Moving on – slide the servo into place and attach (don’t forget your blue threadlocker). Attach one end of the chain to the servo horn and the other end to the bottom plow pickup. Typically, servos come with the output shaft set at 90°, so let’s start by attaching the servo horn angled up a bit like the photo. We can adjust the ‘pull height’ after we have the entire unit installed. You can re-install the plow blade at this point.

Step 5

Installing a RC4WD Snow Plow on Your SCX10Attach the bumper mount assembly (from Step 3) to the plow assembly. The mount slides into ‘keyed’ slots in the back of the plow assembly. Blue threadlocker is suggested here.

Step 6

Installing a RC4WD Snow Plow on Your SCX10Slide the mounting tabs between the frame rails and secure with the button head screws. Again, blue threadlocker is suggested here as well.

Step 7

Installing a RC4WD Snow Plow on Your SCX10
Remove the receiver box top and feed the servo lead into the box. Axial uses a 3-channel Tactic radio system, so thankfully there is an open port for the plug – port 3. Re-install the receiver box top.

Now, before you head on out to remove some snow, we need to test the plow for proper operation. Turn the transmitter on, then plug in the battery and turn the SCX10 on. There are two buttons right under your thumb (on the transmitter) – one raises the plow, the other lowers it. Go ahead and give it a quick test. If the buttons raise and lower the plow, you’re good to go. If you want the plow to raise up more, you have 2 options; 1) remove the servo horn and angle it up more or 2), shorten the chain by changing the attachment points.

Good luck and happy plowing!


Here is a list of parts used in this article:

AX90037 SCX10™ Ram Power Wagon 1/10th Scale Electric 4WD – RTR
Z-X0007 RC4WD Blade Snow Plow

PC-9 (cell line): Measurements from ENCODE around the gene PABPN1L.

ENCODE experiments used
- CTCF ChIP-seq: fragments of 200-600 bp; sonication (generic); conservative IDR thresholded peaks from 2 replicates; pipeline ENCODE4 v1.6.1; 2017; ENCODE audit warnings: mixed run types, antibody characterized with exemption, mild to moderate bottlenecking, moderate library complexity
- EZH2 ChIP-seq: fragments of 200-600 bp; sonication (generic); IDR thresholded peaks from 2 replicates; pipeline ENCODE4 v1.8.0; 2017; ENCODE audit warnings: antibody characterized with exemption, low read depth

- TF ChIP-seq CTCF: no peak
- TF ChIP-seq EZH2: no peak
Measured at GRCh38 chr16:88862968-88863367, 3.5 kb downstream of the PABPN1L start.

36645 Hitec D‑645MW 32‑bit, High Speed, Metal Gear Servo

1981 M934 6X6 5-TON CAMPER


The Meeks Family Five Ton Camper

The Ultimate Overland Adventure Vehicle?

Words and Photos by Matt ‘Skeeno’ Soileau


If you have been to AXIALFEST or have attended any Axial events, you know that RC and outdoors go hand in hand.  Many Axial enthusiasts also dabble in exploring, hiking, fishing, hunting, OHVs, bicycling, and camping.


And many of those Axial enthusiasts also own vehicles such as RVs or camping trailers, so it’s common to see them together at Axial events. But, nothing could prepare me for the massive awesomeness that the Meeks family brought out to the 2015 RECON G6 Birthday Bash.


Chris Meeks has been an avid fan of Axial products for many, many years.  He not only competed in all the Axial West Coast Championships, but he was also a judge.


As soon as I saw him, I immediately asked him to give me a quick tour of his newly acquired family adventure wagon. This is what i learned about this massive 5 ton behemoth.


It started life as a 1981 M934 6×6 5 Ton Military vehicle.  It has full time four wheel drive to the rear wheels with 6×6 on demand. It also has an air-shifted, two speed transfer case for stump pulling duties.


Under the hood hides a 250 Cummins 855ci, non turbo diesel mated to an Allison five speed automatic transmission.


Don’t expect to get anywhere to quickly.  Weighing in near 30,000 lbs, Chris informed me that the 5 Ton tops out just over 50 mph.


Hiding under the chassis are the old, reliable, Rockwell 5 Ton axles


Putting the power to the ground are these massive 48″ Michelins.  It’s crazy how small they look when mounted on the truck.


Even though it sits so high off the ground, it’s still equipped with the deep water fording kit.  That snorkel is almost 8 feet off the ground.


Steps make getting mounted into the cab easier, but it’s still a task for us smaller people.


Upon opening the door, you’re greeted with bare bones military comfort.


I see an AXIALFEST credential laying on the floor.  Where do you keep yours?


This makes me think of Indiana Jones for some reason.


Thank god for no clutch. I don’t think my leg would be man enough.


Phweew, and air brakes.


Out back, under the stars to the expansible van box, sits the the old extension cord.  This would be hooked to the generator trailer when used in a military theater.